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Trail riding solo

This is a discussion on Trail riding solo within the Trail Riding forums, part of the Riding Horses category
  • Dont want to ride alone

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    05-24-2012, 03:35 PM
  #31
Foal
Singing and talking to a horse is great for relaxing. I know I can practically feel the tension drain whenever I start to talk and sing while nervous. There is a different tone of voice you use when singing and talking vs. giving a command such as Woah or trot or calling their name (or at least there should be). Similar to dog training, tone of voice conveys a lot. You can be talking around a dog all day but when you focus your energy and tell them to sit, suddenly they direct total attention at you.
     
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    05-25-2012, 10:28 PM
  #32
Weanling
Well I don't think my horse or anyone else would like my singing voice, but I do talk to him constantly. I almost feel like he knows what I'm saying. Like yesterday when I was cleaning his sheath and he raised his leg. I held onto his leg and said " I know you don't really want to kick me and I don't want to get kicked" and he put it down. It's like he understands. I know I sound crazy but when I tell him it's ok. I think he actually believes me.
     
    06-05-2012, 09:20 PM
  #33
Weanling
It amazes me how dead set against people are of riding alone. I can see no other way because the thought of having to coordinate times and wait for others horrifies me. I want to ride when I want to ride and I don't want to have to hang back and wait for others. I think it would be fun to go on a trail with a group , but I don't want to have to be stuck to that all the time.
     
    06-06-2012, 03:34 AM
  #34
Weanling
Quote:
Originally Posted by hberrie    
It amazes me how dead set against people are of riding alone. I can see no other way because the thought of having to coordinate times and wait for others horrifies me. I want to ride when I want to ride and I don't want to have to hang back and wait for others. I think it would be fun to go on a trail with a group , but I don't want to have to be stuck to that all the time.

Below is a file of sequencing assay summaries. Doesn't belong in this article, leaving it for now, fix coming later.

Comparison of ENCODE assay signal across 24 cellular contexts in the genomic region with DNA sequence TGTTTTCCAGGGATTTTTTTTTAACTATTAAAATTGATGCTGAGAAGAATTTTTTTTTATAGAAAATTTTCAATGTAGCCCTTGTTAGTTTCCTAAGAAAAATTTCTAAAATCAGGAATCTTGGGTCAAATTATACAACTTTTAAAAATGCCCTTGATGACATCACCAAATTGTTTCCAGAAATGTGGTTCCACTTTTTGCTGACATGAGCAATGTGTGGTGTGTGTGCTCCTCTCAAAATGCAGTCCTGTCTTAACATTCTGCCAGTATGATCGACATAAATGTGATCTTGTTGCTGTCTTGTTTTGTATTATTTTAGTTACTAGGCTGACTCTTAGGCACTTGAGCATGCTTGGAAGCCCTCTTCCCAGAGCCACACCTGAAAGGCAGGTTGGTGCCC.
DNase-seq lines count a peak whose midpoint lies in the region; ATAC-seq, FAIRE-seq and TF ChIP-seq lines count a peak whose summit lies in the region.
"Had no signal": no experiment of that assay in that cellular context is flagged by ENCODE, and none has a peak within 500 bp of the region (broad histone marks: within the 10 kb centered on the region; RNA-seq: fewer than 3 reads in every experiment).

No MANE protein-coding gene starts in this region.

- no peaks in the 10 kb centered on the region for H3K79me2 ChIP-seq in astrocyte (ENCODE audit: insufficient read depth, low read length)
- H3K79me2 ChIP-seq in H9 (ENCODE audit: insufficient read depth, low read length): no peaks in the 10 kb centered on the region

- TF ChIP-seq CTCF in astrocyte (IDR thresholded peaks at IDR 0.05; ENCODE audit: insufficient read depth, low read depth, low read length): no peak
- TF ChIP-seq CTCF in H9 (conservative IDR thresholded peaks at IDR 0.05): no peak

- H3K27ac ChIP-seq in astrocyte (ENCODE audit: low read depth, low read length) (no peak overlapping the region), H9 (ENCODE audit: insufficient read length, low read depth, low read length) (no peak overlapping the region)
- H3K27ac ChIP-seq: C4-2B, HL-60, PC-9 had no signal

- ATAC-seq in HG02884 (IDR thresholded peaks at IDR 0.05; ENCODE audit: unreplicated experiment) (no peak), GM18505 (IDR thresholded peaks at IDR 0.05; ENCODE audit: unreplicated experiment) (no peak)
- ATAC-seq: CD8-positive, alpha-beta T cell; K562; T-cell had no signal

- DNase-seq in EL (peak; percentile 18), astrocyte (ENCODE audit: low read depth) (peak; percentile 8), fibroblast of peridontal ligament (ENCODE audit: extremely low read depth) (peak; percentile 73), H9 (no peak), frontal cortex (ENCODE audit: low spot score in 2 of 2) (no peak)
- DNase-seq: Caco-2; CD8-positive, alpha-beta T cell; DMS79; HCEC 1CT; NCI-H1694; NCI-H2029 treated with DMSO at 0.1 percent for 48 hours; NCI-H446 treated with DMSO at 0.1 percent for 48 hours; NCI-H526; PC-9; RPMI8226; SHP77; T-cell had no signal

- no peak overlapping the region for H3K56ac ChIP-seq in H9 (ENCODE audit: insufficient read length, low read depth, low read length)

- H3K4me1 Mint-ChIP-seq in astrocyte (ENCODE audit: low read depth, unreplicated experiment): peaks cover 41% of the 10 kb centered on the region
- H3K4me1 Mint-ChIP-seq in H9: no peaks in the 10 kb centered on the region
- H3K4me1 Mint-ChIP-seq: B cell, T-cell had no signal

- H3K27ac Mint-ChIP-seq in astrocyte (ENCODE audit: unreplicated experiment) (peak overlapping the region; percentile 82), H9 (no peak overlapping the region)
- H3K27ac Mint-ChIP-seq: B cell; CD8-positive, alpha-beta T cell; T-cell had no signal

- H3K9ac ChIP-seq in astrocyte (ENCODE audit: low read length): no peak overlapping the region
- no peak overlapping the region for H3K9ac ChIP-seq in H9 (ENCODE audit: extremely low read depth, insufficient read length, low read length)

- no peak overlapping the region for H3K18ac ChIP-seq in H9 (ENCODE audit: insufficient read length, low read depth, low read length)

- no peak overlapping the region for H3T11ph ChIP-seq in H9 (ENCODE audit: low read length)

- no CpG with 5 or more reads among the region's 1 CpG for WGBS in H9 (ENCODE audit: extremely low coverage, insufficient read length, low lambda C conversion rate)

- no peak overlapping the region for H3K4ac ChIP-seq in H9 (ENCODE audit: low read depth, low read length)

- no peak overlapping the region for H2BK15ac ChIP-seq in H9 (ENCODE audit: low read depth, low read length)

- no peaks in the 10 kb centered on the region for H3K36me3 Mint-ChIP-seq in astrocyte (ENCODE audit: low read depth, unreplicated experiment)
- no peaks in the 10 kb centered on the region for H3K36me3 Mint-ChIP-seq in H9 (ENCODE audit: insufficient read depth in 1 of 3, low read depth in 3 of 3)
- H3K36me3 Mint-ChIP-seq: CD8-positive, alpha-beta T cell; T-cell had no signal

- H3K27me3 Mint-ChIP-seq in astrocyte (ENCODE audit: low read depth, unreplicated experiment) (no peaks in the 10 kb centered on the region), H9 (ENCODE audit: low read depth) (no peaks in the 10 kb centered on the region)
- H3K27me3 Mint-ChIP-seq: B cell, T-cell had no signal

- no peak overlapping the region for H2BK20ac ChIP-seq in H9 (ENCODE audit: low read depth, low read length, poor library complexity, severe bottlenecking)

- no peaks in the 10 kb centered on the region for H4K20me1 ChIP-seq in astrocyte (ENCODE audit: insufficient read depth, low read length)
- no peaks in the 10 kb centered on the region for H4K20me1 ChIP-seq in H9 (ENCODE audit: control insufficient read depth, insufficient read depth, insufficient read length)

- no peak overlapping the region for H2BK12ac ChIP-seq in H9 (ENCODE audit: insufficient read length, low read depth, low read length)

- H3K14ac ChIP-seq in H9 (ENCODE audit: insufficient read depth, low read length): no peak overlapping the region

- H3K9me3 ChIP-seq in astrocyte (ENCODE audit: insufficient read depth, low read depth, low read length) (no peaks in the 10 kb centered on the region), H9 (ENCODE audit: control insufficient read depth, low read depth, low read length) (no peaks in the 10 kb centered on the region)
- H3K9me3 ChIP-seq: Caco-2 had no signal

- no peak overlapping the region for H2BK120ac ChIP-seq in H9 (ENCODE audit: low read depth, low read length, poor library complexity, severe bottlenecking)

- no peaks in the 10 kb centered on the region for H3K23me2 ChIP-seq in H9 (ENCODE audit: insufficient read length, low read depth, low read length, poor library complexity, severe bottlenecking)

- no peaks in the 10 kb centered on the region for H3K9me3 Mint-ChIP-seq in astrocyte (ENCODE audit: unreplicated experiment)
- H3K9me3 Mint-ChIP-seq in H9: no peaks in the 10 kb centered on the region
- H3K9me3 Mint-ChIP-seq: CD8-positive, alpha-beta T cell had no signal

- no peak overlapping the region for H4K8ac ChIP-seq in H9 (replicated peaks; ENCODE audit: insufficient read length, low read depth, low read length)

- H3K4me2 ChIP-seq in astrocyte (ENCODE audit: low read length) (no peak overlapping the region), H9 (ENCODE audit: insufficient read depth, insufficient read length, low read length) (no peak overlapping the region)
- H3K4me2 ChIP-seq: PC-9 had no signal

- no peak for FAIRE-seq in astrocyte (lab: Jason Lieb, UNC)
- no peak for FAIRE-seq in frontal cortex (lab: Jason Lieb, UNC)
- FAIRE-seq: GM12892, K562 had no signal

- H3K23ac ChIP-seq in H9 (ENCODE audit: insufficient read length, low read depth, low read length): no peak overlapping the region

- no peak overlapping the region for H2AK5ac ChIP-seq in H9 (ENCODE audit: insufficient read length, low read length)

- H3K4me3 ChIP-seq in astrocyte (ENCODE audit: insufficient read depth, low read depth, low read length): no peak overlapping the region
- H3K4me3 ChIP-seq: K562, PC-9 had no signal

I think it just depends on whether or not a given rider has sufficient confidence in him/herself and his/her horse so as to be comfortable riding alone. When my wife is not able to go with me, I totally enjoy riding alone. When I was an early teen, I went trail riding alone many many afternoons after school as well as other times. It was tremendously enjoyable and the experience probably helped me develop confidence in my riding ability as well as my connection with my horse. And, the time in the saddle was extremely valuable as well as enjoyable. It's all about the connection/relationship with your horse and riding by yourself is conducive to being "tuned in" to each other, I think.
     
    06-07-2012, 11:06 PM
  #35
Foal
I think riding alone builds a bond between horse and rider. It is peaceful. I like big trail rides but lone riding is really nice
     
    06-08-2012, 12:03 AM
  #36
Foal
Awesome to hear you guys are getting out on your own well.

When I got Nugget last year, I wanted to be able to ride alone. Our first ride out went AMAZING!....then I think he realized there's not other horses around, because on our second ride a week later, we got 50 ft out the gate and he started throwing a fit. He was backing into ditches, trying to run home, being a goof in general....but we were finishing on my terms! I finally got 10 steps in the right direction, stopped him and calmly had him walk home. The next time we got 100ft farther down the trail, and the time after that even farther. Now he's an AWESOME solo trail horse, we've had 3 solo rides this week, and he's been a good boy for every one of them

And to agree with everyone else, I talk to my horses too, they listen :) and I've never had a problem with them tuning me out when I needed them to hear me.
     
    06-08-2012, 02:08 AM
  #37
Weanling
Quote:
Originally Posted by Lunavi    
Awesome to hear you guys are getting out on your own well.

When I got Nugget last year, I wanted to be able to ride alone. Our first ride out went AMAZING!....then I think he realized there's not other horses around, because on our second ride a week later, we got 50 ft out the gate and he started throwing a fit. He was backing into ditches, trying to run home, being a goof in general....but we were finishing on my terms! I finally got 10 steps in the right direction, stopped him and calmly had him walk home. The next time we got 100ft farther down the trail, and the time after that even farther. Now he's an AWESOME solo trail horse, we've had 3 solo rides this week, and he's been a good boy for every one of them
That's really great! I'm so glad that you were able to get things worked out with him. I think you handled it very well indeed. He just didn't understand what a good team the two of you are!